How to apply for a position

Ok, since I have lately been reading a lot of application letters, both for my own group but also for “search committees”, here are a few thoughts on applications.

The job announcements might vary but frequently people will be asking for several documents including (but not limited to):

  • a motivation letter or motivation statement (also called a cover letter)
  • an up-to-date curriculum vitae (CV)
  • contact information for references
  • possibly a publication list
  • (in some rare cases certificates, but in case of doctoral students language certificates might be needed)

Now, the CV – and for postdocs the publications – are definitely important. But to be honest, we pretty much take it for granted that those will be good or at very least suitable – otherwise you’d not be applying (but then there are definitely exceptions to this).

Where many (if not most) people fail – and you may ask that from other senior researchers – is the motivation statement. By now I typically can tell by the first paragraph of the motivation statement whether I am interested in the candidate at all. That means this motivation statement will need to be pretty much spot on. In a motivation statement, or a cover letter, or if nothing of the sort is asked in the main text of the application (body of the email), you’ll need to clearly state why you would like to join the specific research team. That does mean that you will have to look at the webpage of the group, you will have to read their articles at least to the extent that you know what they are researching. Yes, that takes some effort! I am not interested in reading that you cried when your granddaddy cut down a tree. I also don’t care if you think that flowers are nice. And while you can state that you have a passion for science, I will take that as a given. What I am curious to know is what actually interests you about the science that my group is doing. If you don’t know that, you probably should not be applying.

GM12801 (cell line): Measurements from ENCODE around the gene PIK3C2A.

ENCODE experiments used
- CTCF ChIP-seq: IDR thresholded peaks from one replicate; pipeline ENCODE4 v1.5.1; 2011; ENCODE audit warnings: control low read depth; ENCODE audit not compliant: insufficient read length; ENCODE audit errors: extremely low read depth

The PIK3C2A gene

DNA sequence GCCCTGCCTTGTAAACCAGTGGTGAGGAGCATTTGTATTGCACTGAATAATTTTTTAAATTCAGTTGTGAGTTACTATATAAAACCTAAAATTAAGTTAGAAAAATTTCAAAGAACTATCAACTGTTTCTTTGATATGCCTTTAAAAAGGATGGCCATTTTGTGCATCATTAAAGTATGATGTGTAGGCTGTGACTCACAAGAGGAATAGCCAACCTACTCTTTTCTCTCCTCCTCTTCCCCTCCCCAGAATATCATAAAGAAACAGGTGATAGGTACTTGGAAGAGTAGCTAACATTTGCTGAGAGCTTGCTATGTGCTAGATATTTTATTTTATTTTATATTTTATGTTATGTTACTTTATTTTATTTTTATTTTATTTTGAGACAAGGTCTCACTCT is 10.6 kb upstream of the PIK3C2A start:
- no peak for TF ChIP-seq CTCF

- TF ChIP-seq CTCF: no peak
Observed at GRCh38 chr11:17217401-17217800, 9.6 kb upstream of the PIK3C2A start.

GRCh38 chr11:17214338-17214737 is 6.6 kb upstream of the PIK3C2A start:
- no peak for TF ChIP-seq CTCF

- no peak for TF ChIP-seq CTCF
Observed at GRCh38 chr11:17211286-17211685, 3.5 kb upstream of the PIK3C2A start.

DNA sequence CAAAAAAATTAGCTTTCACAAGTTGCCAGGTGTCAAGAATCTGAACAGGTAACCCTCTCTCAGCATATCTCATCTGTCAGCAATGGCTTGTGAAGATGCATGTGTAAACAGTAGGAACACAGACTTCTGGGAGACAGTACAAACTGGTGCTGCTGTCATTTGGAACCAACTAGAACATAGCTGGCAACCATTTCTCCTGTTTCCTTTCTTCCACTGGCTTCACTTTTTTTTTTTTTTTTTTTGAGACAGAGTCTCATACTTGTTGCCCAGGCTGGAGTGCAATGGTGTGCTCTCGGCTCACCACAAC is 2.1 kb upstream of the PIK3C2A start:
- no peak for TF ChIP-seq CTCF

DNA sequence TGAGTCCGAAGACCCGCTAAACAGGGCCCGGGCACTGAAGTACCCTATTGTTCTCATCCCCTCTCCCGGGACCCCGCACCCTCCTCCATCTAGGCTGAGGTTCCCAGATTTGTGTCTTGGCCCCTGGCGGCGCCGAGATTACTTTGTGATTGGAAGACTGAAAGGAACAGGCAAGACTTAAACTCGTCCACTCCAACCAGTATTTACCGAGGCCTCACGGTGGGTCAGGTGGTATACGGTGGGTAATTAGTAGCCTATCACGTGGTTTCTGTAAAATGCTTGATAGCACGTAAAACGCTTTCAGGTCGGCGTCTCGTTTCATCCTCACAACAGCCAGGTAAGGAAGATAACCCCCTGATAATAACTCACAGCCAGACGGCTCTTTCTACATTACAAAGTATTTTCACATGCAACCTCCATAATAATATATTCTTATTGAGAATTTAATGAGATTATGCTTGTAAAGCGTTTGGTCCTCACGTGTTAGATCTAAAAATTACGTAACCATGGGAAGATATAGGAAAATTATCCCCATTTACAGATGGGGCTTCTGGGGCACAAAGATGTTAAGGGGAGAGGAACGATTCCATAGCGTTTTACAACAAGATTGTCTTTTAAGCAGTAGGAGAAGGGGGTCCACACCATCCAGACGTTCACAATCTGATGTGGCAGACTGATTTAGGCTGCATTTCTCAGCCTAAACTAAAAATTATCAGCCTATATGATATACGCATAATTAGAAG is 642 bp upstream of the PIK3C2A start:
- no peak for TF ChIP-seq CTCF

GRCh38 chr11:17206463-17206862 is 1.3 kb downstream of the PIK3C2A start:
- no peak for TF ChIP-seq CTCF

If you are unsure and you would need more information about the position, the research group, or the work environment then send an email asking for more information. This is not impolite and actually gives a good impression since you are showing interest.

Another thing that many people do in their motivation statement is write long and detailed texts about their current/past research. While it is good to include a short paragraph on that (“Based on my background in…” etc.) this is not the main purpose of the motivation statement, I can get that information from your CV anyways. Tell my, why you are interested in working here, with me, with my team. This text does not need to be long but it needs to demonstrate your interest and that you have understood what the team is doing. It also should show what you would bring to the team (what would make you a valuable new team member!). As a rule of thumb, frequently people get hired not so much for what they can do but rather for what a PI thinks they will be able to achieve in the future. Along the same line, if you apply for example to a group studying receptors and ligands a two page description on why you think transcription factors are cool might not give a compelling argument to hire you!

There are also some minor things, which nonetheless can make a difference. Read the announcement carefully! I will invariably ask for pdf documents. This is not by chance, someone who reads the instructions should see that, however, you’d be surprised by the amount of doc files I get. This is not a deal breaker in an otherwise excellent application but as said, small things. If you are not currently employed and therefore have an official email address (or you don’t want or cannot use that for whatever reason) please (please please please) get a decent email address based on your name. Again, while not a deal breaker using an email address along the lines of “partydude101@” might not be the most convincing thing for your prospective employer 😉


Some more links with info on applications: